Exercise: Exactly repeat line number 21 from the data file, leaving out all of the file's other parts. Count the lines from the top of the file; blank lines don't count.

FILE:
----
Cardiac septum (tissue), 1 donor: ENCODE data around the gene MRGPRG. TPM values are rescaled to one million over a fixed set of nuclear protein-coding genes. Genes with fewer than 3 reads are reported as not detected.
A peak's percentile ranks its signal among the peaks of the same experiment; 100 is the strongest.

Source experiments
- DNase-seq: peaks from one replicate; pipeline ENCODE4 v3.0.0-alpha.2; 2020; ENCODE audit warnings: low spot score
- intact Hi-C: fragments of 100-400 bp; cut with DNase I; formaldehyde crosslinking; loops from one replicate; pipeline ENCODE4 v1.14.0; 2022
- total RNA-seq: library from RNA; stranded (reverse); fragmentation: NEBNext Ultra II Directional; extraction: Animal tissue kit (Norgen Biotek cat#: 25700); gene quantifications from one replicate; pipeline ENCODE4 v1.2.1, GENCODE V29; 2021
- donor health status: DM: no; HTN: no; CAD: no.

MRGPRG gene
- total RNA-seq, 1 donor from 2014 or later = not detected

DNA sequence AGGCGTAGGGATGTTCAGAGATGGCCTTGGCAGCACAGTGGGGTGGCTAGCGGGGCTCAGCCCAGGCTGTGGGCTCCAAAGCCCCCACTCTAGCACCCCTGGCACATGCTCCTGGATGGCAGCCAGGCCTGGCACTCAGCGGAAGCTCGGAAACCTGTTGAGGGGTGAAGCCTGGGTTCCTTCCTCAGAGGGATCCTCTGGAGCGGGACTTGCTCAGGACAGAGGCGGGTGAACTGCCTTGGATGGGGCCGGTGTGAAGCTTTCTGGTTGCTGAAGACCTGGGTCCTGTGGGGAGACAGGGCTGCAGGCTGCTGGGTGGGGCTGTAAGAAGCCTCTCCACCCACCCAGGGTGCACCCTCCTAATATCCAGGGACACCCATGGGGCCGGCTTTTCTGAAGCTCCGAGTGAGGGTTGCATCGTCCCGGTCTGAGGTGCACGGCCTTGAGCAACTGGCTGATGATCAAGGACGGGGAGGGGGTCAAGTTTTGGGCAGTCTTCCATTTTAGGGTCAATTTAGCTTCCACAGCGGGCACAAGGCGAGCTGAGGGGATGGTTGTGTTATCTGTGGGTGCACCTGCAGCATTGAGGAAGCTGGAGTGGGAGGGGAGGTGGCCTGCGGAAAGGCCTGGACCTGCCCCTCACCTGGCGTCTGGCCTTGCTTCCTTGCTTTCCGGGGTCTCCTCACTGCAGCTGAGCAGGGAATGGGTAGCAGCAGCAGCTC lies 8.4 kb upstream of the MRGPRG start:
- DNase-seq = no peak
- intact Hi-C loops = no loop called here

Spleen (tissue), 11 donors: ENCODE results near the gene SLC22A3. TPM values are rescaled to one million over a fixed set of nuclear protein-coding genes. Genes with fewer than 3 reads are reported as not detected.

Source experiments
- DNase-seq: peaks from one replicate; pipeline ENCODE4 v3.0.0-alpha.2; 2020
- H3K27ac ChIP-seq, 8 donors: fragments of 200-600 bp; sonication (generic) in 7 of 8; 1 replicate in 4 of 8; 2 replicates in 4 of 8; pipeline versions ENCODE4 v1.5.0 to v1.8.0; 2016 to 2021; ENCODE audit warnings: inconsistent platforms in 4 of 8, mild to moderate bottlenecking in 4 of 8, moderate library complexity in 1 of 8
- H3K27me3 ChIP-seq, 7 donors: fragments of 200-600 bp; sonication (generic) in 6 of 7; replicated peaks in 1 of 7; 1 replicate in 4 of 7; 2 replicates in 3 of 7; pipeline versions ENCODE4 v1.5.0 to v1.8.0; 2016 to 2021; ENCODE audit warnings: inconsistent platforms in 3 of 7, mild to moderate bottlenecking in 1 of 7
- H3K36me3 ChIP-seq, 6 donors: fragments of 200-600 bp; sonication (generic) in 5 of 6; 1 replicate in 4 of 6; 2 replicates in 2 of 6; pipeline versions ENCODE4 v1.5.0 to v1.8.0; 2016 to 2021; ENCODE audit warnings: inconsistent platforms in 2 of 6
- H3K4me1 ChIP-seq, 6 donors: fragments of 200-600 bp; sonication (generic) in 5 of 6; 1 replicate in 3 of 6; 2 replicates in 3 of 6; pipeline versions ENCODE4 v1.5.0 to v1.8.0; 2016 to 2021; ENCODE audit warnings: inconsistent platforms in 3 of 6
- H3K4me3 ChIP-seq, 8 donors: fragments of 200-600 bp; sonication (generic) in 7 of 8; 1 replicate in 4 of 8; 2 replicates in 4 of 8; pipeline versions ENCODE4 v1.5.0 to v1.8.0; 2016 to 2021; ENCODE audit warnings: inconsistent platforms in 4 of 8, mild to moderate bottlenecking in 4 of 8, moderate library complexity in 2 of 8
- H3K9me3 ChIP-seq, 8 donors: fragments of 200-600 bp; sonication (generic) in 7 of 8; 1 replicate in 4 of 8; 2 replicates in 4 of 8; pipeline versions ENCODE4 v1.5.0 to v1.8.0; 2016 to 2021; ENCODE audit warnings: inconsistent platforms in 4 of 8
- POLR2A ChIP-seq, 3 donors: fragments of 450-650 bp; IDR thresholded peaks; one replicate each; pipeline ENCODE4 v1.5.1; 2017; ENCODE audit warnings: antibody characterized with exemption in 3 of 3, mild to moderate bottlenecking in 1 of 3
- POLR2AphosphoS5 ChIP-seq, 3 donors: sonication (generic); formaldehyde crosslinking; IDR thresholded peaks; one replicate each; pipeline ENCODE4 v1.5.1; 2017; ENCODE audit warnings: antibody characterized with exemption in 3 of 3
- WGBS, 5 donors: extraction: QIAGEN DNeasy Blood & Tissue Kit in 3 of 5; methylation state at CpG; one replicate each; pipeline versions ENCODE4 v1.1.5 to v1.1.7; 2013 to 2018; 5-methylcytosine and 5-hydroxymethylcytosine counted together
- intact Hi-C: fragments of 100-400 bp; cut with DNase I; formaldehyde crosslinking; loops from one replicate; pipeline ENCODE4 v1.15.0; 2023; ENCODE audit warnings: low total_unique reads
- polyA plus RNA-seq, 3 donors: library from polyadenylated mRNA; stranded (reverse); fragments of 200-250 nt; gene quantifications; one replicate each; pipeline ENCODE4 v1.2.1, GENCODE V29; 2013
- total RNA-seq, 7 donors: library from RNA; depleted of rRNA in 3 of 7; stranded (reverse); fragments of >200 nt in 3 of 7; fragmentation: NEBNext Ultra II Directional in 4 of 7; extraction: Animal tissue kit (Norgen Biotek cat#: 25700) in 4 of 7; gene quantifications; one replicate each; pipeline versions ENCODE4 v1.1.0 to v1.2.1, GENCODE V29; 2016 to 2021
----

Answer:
- H3K9me3 ChIP-seq, 8 donors: fragments of 200-600 bp; sonication (generic) in 7 of 8; 1 replicate in 4 of 8; 2 replicates in 4 of 8; pipeline versions ENCODE4 v1.5.0 to v1.8.0; 2016 to 2021; ENCODE audit warnings: inconsistent platforms in 4 of 8